Scott Neuman

Scott Neuman works as a Digital News writer and editor, handling breaking news and feature stories for NPR.org. Occasionally he can be heard on-air reporting on stories for Newscasts and has done several radio features since he joined NPR in April 2007, as an editor on the Continuous News Desk.

Neuman brings to NPR years of experience as an editor and reporter at a variety of news organizations and based all over the world. For three years in Bangkok, Thailand, he served as an Associated Press Asia-Pacific desk editor. From 2000-2004, Neuman worked as a Hong Kong-based Asia editor and correspondent for The Wall Street Journal. He spent the previous two years as the international desk editor at the AP, while living in New York.

As the United Press International's New Delhi-based correspondent and bureau chief, Neuman covered South Asia from 1995-1997. He worked for two years before that as a freelance radio reporter in India, filing stories for NPR, PRI and the Canadian Broadcasting System. In 1991, Neuman was a reporter at NPR Member station WILL in Champaign-Urbana, IL. He started his career working for two years as the operations director and classical music host at NPR member station WNIU/WNIJ in DeKalb/Rockford, IL.

Reporting from Pakistan immediately following the September 11, 2001 attacks, Neuman was part of the team that earned the Pulitzer Prize awarded to The Wall Street Journal for overall coverage of 9/11 and the aftermath. Neuman shared in several awards won by AP for coverage of the December 2004 Asian tsunami.

A graduate from Purdue University, Neuman earned a Bachelor's degree in communications and electronic journalism.

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The Two-Way
8:10 am
Thu October 10, 2013

Weekly Unemployment Claims Spike; Shutdown Gets Some Blame

Originally published on Thu October 10, 2013 12:36 pm

First-time claims for unemployment insurance were up sharply to 374,000 from 308,000 the week before, the Employment and Training Administration reported Thursday.

The increase for the week ending Oct. 5 is a departure from a trend in recent weeks that was lower than at any time since the spring of 2007, before the onset of the recession.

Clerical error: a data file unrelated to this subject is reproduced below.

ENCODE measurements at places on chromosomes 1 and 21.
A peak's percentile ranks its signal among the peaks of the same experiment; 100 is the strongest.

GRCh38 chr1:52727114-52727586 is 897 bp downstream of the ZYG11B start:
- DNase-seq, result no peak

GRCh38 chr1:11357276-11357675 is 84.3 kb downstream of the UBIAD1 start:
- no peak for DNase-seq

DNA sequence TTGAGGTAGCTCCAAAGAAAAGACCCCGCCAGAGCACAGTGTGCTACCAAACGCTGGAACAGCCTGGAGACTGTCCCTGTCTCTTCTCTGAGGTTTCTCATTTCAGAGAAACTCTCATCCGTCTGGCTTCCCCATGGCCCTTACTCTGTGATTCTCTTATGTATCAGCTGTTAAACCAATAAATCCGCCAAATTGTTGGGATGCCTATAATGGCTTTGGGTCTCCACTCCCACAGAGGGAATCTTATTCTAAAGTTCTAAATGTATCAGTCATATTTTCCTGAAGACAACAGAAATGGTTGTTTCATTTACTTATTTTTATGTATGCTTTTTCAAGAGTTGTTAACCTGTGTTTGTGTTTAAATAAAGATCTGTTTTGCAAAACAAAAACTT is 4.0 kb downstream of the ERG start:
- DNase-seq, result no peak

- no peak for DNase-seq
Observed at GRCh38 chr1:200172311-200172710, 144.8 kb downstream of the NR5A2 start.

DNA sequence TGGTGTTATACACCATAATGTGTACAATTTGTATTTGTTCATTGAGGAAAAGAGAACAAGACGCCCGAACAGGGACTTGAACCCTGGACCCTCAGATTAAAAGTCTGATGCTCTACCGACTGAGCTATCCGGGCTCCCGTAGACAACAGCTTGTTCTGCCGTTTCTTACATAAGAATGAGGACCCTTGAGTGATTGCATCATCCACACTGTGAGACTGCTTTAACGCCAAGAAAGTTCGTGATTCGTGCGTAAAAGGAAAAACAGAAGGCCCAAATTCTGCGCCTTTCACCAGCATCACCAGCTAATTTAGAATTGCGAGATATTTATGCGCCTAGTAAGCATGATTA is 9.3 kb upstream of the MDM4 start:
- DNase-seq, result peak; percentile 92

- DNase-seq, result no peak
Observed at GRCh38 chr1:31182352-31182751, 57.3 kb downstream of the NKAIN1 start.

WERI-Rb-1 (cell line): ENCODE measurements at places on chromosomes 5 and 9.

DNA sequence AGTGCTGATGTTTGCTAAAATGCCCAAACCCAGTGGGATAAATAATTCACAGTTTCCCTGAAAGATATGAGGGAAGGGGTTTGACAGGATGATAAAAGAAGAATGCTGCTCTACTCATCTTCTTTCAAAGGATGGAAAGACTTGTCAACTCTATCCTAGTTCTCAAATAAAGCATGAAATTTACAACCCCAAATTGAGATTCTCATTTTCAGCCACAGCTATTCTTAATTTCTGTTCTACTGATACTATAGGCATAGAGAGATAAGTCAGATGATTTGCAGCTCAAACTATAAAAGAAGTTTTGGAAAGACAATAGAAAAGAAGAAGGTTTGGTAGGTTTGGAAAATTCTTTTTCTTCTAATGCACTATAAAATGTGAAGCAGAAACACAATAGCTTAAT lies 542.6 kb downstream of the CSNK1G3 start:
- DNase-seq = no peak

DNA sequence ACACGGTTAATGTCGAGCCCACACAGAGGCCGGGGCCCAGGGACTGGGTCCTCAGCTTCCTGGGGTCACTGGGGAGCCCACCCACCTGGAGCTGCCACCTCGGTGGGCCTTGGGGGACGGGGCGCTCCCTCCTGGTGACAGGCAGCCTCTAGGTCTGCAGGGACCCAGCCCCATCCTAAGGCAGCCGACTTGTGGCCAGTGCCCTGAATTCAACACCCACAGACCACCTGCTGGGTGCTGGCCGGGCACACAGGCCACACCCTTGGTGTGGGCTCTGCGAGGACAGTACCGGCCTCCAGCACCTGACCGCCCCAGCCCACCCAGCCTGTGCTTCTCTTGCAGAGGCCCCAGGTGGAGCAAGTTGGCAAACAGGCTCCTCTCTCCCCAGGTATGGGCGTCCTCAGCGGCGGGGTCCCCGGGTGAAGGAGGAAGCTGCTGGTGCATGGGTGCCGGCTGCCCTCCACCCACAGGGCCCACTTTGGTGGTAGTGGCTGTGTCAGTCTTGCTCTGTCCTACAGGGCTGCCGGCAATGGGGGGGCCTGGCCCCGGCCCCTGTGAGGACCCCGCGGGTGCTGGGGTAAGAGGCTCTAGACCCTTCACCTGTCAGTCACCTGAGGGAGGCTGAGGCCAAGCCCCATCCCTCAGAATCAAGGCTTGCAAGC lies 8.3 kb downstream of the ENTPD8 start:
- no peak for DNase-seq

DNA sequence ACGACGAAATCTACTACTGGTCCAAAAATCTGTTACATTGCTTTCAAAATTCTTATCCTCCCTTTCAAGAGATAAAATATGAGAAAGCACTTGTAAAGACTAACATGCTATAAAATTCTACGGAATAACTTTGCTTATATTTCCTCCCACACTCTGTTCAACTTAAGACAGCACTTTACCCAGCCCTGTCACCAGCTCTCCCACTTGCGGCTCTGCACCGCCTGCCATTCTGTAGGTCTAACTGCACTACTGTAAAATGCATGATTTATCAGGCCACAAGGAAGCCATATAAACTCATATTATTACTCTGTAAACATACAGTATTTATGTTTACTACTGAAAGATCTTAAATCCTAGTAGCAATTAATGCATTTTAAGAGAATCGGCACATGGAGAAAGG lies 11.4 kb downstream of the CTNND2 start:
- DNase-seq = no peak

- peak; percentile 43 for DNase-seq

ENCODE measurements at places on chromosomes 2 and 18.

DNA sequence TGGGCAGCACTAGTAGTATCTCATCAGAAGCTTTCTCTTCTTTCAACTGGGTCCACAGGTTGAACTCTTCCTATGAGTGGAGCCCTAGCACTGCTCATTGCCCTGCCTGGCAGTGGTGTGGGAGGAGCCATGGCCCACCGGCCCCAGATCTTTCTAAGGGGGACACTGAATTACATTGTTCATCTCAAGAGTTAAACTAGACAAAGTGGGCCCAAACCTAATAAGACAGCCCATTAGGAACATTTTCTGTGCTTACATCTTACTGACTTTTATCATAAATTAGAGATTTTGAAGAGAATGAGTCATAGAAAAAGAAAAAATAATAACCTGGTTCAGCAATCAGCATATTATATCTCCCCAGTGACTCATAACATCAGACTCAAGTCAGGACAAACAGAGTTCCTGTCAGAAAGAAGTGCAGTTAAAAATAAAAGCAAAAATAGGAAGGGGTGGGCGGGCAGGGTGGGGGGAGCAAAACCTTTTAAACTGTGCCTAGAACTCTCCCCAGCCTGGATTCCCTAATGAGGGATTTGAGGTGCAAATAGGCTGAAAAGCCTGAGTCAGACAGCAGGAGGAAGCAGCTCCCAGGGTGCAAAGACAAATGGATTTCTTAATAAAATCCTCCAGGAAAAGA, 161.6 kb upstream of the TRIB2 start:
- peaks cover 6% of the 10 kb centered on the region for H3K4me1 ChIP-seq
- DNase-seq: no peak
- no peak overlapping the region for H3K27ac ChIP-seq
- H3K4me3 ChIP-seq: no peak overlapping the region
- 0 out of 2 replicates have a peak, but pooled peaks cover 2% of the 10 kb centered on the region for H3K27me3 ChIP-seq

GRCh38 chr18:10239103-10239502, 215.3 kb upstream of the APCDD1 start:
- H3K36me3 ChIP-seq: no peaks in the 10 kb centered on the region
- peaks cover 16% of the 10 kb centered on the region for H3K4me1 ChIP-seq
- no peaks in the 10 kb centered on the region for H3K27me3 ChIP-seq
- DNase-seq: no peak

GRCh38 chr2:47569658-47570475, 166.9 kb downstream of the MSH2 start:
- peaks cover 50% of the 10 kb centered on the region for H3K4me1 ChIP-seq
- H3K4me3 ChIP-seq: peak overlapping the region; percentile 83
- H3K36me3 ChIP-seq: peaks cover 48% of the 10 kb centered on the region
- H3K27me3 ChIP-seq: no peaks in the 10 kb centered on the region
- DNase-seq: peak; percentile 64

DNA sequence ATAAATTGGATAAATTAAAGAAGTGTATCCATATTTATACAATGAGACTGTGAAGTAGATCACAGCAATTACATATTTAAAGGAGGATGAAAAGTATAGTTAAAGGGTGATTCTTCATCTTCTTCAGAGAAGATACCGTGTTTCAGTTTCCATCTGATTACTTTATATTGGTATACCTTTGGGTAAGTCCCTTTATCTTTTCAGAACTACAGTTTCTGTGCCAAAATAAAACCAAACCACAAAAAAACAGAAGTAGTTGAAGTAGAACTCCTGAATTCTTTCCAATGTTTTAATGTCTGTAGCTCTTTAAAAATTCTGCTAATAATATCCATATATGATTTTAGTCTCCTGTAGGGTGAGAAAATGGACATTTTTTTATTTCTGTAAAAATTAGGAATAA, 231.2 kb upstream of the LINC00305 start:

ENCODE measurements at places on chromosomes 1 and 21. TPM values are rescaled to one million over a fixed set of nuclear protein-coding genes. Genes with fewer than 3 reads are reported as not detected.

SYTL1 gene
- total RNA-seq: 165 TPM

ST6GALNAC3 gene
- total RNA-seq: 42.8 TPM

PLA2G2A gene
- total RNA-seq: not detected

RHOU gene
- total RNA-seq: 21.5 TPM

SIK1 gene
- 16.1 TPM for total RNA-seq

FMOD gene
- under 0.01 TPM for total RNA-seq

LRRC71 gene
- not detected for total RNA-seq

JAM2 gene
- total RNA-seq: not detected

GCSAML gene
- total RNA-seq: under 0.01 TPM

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The Two-Way
7:19 am
Thu October 10, 2013

Top Stories: Obama, GOP Meet; Alice Munro Wins Nobel In Lit

Originally published on Thu October 10, 2013 11:18 am

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The Two-Way
6:39 am
Thu October 10, 2013

Shutdown Day 10: Obama, GOP To Meet Amid Signs Of Possible Thaw

Chairman of the House Budget Committee Paul Ryan at the U.S. Capitol on Thursday. Ryan has outlined the framework of a possible deal on the federal shutdown and the debt ceiling.
Mark Wilson Getty Images

Originally published on Wed October 23, 2013 10:04 am

It's Day 10 of the partial federal government shutdown, and the big news is a meeting between President Obama and a select group of House Republicans.

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The Two-Way
5:54 am
Thu October 10, 2013

Libyan PM Freed After Being Held For Hours By Gunmen

Libyan's Prime Minister Ali Zeidan speaks to the media during a news conference in Rabat, Morocco, on Tuesday, two days before he was abducted.
Abdeljalil Bounhar AP

Originally published on Thu October 10, 2013 10:44 am

Libya's Prime Minister Ali Zeidan was abducted Thursday by gunmen reportedly affiliated with former rebels. Hours later, he was suddenly freed.

Government spokesman Mohammed Kaabar said Zeidan has been "set free" and was on his way to the office, according to the LANA news agency.

Update At 8:50 a.m. ET. Reuters, which originally reported that Zeidan had tweeted that he was fine after his release, has withdrawn the story, saying the Twitter account was fake.

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The Two-Way
1:40 pm
Wed October 9, 2013

Shinseki: Shutdown Means Veterans Will Not Get Benefits

Veterans Affairs Secretary Eric Shinseki testifies on Capitol Hill in April.
Evan Vucci AP

Veterans Affairs Secretary Eric Shinseki warned lawmakers on Wednesday that the partial government shutdown means that about 3.8 million veterans will not receive disability compensation next month.

Shinseki, in testimony before the House Committee on Veterans' Affairs, said pensions to more than half a million vets or surviving spouses will also be derailed if the stalemate over a temporary spending measure drags on into late October.

The Associated Press reports:

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